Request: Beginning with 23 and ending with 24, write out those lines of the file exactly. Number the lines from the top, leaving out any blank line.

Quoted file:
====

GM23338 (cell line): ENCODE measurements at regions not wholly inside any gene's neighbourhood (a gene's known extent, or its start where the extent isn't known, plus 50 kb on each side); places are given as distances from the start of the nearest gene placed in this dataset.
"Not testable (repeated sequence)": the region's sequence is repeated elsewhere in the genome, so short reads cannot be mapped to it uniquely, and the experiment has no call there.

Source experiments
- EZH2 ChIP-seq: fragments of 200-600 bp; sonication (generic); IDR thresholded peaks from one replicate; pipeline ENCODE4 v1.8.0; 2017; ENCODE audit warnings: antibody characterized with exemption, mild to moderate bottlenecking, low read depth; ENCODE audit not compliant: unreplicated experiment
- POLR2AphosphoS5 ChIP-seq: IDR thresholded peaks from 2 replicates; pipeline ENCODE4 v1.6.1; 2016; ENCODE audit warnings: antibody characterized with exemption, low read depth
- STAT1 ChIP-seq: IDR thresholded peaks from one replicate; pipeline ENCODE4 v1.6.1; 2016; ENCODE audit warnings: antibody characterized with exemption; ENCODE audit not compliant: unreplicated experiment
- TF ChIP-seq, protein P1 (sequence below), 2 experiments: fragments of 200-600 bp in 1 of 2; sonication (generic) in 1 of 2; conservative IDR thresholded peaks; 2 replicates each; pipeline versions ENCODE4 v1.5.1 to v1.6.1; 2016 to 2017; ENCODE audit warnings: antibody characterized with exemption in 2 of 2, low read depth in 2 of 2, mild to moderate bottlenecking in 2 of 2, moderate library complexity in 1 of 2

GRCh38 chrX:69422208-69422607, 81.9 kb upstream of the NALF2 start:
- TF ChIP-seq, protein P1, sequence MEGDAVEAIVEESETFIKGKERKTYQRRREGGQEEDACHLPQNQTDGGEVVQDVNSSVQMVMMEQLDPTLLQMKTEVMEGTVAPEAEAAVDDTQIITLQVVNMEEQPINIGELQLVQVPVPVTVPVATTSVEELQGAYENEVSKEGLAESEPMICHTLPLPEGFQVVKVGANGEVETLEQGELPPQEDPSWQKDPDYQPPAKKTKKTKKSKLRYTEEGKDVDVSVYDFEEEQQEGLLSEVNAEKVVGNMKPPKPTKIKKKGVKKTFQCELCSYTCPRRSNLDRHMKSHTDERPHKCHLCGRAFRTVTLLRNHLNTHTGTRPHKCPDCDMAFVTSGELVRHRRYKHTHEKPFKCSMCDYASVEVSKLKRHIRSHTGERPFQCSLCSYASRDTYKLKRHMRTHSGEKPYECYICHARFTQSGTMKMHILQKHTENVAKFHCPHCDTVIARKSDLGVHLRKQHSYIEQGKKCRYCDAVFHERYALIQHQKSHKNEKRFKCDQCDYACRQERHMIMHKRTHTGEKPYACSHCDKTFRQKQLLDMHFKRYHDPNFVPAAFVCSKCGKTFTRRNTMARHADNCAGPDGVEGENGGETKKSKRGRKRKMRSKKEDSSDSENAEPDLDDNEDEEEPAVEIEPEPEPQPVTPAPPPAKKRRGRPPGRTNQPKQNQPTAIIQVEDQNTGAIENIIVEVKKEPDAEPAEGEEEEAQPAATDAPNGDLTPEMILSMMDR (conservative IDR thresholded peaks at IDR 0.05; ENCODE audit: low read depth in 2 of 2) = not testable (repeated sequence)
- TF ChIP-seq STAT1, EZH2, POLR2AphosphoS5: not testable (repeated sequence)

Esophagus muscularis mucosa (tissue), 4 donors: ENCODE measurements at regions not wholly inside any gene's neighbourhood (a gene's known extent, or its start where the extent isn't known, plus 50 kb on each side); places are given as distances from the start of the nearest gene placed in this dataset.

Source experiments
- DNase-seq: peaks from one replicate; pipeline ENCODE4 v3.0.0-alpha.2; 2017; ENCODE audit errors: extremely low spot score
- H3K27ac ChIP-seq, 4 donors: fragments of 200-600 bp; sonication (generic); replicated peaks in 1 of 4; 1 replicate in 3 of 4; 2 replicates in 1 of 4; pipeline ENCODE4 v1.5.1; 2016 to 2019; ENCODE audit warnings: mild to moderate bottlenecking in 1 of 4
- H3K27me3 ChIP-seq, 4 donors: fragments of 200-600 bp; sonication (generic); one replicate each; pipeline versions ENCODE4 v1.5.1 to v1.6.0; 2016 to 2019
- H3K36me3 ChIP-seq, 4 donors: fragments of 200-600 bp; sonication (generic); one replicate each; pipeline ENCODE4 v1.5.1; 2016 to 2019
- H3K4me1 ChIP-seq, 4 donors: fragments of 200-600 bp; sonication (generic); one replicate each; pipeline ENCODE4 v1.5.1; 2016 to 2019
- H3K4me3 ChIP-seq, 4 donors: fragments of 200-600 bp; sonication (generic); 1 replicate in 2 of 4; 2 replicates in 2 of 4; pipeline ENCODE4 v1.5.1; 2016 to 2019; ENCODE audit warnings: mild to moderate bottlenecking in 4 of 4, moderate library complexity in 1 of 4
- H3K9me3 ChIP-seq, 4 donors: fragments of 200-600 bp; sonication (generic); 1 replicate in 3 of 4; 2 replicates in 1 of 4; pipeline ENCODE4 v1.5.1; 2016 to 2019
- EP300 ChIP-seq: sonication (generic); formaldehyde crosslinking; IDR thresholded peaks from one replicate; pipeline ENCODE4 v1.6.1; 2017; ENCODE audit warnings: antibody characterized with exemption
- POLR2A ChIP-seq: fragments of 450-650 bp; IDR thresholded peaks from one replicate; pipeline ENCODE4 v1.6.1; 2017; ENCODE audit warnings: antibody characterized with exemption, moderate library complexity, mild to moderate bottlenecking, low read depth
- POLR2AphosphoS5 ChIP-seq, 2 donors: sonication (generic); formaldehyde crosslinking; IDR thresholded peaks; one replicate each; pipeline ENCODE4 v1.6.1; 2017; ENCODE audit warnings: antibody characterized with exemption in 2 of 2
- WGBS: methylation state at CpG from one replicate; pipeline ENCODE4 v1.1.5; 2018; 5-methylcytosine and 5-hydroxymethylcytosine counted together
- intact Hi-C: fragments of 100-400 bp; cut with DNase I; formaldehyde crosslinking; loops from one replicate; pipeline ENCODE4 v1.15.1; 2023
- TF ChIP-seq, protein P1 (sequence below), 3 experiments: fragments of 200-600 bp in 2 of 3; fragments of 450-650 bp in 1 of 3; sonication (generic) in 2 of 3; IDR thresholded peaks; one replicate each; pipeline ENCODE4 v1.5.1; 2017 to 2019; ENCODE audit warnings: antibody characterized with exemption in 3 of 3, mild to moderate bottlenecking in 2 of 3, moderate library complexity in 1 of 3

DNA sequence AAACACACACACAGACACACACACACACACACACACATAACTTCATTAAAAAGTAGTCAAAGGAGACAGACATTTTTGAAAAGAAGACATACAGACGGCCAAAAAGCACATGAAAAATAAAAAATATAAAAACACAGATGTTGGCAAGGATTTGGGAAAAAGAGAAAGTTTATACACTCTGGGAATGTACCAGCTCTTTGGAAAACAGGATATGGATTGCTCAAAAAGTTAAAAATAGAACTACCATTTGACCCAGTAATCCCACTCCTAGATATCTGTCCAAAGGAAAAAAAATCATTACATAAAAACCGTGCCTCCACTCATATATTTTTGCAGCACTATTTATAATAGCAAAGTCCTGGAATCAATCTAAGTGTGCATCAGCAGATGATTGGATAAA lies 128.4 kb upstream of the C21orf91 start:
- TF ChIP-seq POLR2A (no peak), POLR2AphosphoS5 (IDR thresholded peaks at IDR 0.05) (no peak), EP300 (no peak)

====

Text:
- WGBS: methylation state at CpG from one replicate; pipeline ENCODE4 v1.1.5; 2018; 5-methylcytosine and 5-hydroxymethylcytosine counted together
- intact Hi-C: fragments of 100-400 bp; cut with DNase I; formaldehyde crosslinking; loops from one replicate; pipeline ENCODE4 v1.15.1; 2023